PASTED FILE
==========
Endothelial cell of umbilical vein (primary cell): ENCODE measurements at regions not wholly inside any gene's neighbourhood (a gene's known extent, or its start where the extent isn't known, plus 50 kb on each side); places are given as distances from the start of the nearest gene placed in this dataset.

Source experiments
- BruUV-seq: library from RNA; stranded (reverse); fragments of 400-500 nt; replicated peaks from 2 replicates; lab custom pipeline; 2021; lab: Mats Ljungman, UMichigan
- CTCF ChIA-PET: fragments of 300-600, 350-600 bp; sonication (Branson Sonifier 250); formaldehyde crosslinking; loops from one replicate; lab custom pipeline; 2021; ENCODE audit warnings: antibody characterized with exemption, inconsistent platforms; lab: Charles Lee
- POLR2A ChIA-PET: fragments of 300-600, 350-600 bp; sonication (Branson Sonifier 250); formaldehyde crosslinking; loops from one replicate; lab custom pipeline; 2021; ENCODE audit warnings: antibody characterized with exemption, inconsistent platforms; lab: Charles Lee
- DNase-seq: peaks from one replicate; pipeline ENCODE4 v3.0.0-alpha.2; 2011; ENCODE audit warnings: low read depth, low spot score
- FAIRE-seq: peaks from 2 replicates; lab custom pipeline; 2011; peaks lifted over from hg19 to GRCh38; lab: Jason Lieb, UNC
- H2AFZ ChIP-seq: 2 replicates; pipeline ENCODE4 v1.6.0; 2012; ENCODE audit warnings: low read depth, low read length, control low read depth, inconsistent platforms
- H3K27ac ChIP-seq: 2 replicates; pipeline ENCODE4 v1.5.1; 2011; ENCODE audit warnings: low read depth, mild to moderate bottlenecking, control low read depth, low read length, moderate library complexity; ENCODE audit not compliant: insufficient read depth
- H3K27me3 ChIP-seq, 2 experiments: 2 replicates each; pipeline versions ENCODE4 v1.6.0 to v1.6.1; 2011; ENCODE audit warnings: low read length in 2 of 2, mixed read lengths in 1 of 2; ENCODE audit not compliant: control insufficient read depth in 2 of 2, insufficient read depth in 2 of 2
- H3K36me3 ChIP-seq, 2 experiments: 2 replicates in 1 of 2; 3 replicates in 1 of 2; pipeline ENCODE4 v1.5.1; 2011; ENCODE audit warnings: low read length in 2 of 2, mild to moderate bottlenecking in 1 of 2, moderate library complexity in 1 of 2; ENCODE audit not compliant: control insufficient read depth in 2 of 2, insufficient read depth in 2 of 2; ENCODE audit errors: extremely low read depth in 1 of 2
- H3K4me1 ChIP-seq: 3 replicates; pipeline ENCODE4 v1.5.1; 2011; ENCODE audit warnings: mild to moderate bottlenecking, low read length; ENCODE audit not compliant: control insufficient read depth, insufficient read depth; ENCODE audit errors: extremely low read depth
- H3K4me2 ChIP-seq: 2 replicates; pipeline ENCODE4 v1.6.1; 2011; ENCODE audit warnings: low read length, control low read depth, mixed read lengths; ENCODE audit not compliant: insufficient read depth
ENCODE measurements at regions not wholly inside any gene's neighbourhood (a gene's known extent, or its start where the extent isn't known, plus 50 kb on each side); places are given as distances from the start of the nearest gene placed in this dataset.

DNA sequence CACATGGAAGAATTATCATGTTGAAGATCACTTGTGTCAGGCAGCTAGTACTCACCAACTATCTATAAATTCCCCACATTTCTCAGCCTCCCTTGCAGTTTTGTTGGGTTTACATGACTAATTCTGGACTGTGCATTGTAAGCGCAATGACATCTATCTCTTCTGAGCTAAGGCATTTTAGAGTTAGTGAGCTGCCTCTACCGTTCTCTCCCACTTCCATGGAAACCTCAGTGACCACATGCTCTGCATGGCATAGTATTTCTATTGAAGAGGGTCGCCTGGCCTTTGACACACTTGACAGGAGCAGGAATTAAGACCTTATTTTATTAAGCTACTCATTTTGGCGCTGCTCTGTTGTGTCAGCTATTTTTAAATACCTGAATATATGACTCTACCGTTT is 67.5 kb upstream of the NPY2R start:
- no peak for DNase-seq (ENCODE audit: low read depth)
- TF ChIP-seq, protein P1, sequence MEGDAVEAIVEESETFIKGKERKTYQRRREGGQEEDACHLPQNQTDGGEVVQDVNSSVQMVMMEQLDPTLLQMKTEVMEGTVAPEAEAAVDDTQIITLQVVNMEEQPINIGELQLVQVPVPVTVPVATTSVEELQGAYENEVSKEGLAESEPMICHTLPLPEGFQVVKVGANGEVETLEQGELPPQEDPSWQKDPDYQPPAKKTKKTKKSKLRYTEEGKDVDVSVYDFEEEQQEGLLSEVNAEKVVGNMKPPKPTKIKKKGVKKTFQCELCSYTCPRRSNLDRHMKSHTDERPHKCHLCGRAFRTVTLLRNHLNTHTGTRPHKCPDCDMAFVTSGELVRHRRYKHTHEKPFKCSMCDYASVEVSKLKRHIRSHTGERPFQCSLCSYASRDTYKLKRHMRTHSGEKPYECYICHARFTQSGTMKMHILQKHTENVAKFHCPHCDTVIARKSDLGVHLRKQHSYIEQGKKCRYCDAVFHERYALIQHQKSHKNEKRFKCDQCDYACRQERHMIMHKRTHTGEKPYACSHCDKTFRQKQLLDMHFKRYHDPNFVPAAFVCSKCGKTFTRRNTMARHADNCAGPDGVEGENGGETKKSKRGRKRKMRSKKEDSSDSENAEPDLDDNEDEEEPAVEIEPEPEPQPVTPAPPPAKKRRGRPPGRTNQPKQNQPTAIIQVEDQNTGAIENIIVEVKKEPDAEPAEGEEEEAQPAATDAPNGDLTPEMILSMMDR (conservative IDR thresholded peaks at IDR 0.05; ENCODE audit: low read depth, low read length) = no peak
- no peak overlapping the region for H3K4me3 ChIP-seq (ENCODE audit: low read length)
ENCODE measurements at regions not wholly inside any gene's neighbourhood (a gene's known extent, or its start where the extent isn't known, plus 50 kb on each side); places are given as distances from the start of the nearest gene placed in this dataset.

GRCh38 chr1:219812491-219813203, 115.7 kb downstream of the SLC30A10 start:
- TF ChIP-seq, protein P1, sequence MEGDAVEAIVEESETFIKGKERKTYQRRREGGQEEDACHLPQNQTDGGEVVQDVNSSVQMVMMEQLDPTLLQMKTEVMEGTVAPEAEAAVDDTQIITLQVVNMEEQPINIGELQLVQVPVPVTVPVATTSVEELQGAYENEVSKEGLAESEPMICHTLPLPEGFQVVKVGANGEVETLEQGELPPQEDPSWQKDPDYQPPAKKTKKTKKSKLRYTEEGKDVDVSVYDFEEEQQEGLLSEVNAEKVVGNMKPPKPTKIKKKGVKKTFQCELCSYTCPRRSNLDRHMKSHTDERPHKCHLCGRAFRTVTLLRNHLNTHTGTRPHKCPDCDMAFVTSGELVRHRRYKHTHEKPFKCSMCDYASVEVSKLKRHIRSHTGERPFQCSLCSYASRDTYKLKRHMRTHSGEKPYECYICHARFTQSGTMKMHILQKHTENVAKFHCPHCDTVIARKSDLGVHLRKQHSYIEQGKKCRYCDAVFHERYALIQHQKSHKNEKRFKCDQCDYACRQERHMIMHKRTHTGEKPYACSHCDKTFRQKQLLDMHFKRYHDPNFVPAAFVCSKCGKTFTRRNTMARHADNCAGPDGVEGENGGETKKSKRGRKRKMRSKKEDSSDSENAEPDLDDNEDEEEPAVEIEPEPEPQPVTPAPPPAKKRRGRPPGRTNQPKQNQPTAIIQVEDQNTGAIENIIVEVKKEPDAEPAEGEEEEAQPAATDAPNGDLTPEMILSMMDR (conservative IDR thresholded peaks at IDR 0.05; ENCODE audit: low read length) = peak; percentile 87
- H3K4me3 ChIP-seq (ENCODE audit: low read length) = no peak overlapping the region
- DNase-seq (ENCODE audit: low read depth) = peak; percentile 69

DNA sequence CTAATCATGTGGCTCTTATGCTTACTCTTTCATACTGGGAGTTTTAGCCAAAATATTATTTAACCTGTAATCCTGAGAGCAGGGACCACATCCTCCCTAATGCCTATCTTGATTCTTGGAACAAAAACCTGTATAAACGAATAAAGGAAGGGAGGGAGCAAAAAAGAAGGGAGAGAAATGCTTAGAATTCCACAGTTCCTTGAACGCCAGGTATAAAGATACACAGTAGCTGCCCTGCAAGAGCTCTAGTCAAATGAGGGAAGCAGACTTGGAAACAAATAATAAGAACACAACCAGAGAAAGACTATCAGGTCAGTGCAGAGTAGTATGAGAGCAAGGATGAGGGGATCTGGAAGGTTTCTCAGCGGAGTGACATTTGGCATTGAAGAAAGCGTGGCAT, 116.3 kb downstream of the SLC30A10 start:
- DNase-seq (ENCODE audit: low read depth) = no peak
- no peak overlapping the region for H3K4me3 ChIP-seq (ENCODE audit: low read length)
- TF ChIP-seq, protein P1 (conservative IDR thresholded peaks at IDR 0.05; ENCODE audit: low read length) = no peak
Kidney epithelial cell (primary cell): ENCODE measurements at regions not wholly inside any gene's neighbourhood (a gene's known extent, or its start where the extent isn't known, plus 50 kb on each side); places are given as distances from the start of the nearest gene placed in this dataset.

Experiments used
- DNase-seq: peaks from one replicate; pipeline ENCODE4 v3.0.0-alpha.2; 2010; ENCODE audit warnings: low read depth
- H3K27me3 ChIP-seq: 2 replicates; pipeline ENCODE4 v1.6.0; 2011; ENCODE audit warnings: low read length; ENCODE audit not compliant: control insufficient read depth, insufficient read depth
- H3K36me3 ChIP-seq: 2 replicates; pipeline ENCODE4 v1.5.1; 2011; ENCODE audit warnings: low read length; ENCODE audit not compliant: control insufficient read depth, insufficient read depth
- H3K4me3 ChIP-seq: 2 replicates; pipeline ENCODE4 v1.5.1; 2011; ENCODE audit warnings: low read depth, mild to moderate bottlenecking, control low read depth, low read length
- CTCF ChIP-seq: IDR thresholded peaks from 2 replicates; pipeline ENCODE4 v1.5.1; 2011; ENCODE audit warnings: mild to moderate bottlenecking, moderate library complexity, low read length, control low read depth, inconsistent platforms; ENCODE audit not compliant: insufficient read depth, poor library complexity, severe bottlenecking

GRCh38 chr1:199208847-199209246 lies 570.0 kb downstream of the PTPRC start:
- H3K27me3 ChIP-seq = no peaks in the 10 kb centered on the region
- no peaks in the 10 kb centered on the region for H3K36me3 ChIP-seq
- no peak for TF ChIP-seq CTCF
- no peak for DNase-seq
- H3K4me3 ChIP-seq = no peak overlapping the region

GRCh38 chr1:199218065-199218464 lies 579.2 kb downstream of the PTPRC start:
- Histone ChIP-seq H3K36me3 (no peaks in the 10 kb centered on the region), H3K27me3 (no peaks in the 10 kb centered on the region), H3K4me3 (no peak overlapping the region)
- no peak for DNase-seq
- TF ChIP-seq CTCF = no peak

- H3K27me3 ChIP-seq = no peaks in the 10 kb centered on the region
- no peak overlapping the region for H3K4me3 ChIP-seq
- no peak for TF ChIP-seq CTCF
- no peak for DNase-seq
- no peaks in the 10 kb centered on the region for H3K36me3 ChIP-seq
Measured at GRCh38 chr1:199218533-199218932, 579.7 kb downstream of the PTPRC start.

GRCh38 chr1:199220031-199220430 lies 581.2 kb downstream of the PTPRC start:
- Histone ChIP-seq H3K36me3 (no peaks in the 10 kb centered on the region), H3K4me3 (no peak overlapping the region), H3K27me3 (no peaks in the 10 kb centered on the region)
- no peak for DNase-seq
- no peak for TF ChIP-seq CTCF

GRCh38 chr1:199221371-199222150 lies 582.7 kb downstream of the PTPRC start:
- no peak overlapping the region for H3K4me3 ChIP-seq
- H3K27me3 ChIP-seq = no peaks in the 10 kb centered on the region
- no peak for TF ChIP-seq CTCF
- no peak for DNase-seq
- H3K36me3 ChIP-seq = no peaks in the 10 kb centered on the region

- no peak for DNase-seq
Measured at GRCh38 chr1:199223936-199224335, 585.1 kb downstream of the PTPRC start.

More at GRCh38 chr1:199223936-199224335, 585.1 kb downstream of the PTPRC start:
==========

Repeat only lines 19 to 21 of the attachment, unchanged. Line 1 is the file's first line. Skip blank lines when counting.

ENCODE measurements at regions not wholly inside any gene's neighbourhood (a gene's known extent, or its start where the extent isn't known, plus 50 kb on each side); places are given as distances from the start of the nearest gene placed in this dataset.

GRCh38 chr1:219812491-219813203, 115.7 kb downstream of the SLC30A10 start:
- TF ChIP-seq, protein P1, sequence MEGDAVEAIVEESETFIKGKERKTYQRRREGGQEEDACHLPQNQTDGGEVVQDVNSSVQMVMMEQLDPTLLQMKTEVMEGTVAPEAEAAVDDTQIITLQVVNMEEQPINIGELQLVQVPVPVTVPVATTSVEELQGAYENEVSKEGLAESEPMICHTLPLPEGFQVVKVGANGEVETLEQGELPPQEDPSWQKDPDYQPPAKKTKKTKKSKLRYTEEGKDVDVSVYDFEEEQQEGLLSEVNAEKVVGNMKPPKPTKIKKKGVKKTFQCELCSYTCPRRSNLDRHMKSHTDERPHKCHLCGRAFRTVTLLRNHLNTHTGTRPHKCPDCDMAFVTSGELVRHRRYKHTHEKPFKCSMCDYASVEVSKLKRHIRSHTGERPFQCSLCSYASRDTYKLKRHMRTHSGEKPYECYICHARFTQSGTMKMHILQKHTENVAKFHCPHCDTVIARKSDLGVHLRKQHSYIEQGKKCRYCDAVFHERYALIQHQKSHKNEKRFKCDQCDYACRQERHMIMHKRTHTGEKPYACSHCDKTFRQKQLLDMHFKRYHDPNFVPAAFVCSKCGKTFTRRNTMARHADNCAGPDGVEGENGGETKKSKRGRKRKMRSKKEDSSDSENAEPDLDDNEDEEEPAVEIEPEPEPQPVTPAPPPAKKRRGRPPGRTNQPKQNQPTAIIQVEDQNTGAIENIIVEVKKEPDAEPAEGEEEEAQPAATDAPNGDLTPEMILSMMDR (conservative IDR thresholded peaks at IDR 0.05; ENCODE audit: low read length) = peak; percentile 87